As used herein, the term “request/response messaging model” refers to a messaging model where a control process sends a request to a subordinate process and waits for a response from the subordinate process. Benefits to using a request/messaging model include quick response times and the transmission of a relatively small number of messages. Examples of request/response messaging models include, but are not limited to: cross-system coupling facility (XCF), and transmission control protocol/Internet protocol (TCP/IP), as well as protocols such as hyper-text transfer protocol (HTTP). Given XCF within a single operating system, request/response messages are transported using a cross-memory service.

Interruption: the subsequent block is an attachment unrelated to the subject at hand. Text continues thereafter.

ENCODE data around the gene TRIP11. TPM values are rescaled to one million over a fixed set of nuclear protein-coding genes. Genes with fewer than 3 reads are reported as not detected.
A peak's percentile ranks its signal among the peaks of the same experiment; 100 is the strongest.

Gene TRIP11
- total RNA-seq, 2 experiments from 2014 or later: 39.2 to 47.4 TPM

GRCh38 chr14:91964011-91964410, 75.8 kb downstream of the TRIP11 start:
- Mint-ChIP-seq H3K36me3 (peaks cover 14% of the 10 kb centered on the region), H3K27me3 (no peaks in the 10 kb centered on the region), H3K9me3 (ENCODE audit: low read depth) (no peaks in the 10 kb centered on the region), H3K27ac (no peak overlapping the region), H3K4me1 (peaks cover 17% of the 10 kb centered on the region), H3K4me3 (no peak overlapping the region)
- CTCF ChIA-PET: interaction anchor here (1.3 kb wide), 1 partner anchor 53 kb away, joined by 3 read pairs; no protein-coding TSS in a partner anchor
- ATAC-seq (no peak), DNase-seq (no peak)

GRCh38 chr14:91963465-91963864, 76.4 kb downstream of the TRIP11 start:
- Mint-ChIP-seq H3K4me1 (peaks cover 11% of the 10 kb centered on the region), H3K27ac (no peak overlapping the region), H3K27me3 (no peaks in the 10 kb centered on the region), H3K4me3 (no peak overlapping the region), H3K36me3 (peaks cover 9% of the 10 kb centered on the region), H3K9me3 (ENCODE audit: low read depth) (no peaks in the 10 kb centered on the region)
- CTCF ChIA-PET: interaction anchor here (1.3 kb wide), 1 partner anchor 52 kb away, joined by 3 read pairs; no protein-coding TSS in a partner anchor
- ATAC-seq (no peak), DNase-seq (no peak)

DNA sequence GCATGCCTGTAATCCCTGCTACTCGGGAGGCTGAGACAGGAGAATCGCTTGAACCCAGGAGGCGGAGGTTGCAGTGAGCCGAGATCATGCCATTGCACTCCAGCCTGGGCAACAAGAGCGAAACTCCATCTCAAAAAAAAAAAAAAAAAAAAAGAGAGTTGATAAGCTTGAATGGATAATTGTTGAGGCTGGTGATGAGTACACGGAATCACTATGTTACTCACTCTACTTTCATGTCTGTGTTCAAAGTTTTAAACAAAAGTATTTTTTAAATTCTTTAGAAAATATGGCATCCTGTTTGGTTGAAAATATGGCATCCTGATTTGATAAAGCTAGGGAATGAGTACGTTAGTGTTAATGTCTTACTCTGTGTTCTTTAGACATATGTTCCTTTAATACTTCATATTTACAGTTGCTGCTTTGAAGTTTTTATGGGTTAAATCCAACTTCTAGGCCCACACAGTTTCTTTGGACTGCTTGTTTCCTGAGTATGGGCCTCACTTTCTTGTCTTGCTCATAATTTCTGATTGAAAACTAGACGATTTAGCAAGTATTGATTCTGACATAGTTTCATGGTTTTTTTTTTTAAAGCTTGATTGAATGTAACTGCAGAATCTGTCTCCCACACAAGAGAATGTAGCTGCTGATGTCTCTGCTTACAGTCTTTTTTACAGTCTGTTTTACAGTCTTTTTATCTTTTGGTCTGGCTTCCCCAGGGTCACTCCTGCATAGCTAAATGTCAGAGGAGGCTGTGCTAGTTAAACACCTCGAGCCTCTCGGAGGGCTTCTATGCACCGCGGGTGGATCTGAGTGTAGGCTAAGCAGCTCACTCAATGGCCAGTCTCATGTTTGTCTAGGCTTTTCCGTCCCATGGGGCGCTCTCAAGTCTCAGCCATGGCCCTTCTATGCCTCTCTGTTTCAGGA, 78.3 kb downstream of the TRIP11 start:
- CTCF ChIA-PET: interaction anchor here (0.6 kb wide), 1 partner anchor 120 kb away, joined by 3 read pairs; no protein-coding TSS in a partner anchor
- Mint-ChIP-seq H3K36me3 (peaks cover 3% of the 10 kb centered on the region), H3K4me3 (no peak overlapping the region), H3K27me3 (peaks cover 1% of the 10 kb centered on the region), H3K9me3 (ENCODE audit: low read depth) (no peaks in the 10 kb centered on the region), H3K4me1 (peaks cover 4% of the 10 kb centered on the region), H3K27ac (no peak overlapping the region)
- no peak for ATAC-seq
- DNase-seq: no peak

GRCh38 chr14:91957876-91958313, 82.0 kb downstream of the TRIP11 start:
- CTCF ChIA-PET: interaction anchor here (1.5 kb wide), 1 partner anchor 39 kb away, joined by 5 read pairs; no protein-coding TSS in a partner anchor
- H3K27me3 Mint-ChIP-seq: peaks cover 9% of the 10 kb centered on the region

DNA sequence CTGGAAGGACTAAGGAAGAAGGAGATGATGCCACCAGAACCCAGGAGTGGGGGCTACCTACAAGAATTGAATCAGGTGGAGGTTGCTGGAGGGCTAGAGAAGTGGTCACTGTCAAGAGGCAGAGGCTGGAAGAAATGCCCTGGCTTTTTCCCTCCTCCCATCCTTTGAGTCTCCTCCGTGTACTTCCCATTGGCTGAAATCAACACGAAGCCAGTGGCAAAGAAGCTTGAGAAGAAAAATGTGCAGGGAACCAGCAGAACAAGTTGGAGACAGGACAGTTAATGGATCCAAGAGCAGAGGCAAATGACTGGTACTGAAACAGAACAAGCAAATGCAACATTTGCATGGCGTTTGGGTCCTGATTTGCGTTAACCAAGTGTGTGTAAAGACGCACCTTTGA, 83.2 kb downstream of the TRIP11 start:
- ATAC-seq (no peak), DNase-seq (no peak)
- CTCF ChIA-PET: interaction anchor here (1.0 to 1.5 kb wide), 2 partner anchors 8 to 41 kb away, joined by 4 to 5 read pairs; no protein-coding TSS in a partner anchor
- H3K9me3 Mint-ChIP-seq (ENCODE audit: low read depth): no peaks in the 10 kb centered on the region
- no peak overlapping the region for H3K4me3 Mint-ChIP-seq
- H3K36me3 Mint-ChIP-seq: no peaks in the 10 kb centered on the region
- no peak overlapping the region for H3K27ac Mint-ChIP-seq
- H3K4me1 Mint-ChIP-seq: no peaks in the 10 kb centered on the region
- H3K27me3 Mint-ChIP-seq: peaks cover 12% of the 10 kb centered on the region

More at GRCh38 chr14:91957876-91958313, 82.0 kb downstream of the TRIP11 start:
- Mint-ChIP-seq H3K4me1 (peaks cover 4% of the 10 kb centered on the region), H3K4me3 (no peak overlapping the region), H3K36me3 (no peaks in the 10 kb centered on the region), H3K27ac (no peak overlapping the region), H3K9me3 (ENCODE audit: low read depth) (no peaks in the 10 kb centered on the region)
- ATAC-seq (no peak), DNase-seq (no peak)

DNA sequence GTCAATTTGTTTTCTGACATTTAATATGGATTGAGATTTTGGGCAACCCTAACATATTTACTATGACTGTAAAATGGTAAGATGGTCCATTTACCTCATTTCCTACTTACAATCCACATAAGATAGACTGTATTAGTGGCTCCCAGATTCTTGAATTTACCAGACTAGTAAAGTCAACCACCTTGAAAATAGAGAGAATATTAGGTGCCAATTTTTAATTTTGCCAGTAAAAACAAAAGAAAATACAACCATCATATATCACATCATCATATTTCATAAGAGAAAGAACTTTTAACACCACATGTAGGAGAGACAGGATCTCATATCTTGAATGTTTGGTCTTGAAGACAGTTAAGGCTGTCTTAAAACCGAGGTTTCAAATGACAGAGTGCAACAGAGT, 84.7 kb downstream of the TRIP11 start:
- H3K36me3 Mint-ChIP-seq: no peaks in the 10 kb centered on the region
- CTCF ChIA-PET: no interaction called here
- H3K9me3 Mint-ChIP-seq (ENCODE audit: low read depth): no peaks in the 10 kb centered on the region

As used herein, the term “polling messaging model” refers to a messaging model where periodic messages are sent from the control process to subordinate processes to check the state of the subordinate processes. Benefits to using a polling messaging model include the ability to check the state of subordinate processes on a periodic basis. Examples of polling messaging models include, but are not limited to: socket applications which use the poll( ) socket application programming interface (API). For example, the poll( ) API can be used to determine if a file descriptor is readable. A poll( ) invocation only determines readability at that instant of time and does not block like a select( ) API. Many applications built upon sockets use a polling mechanism.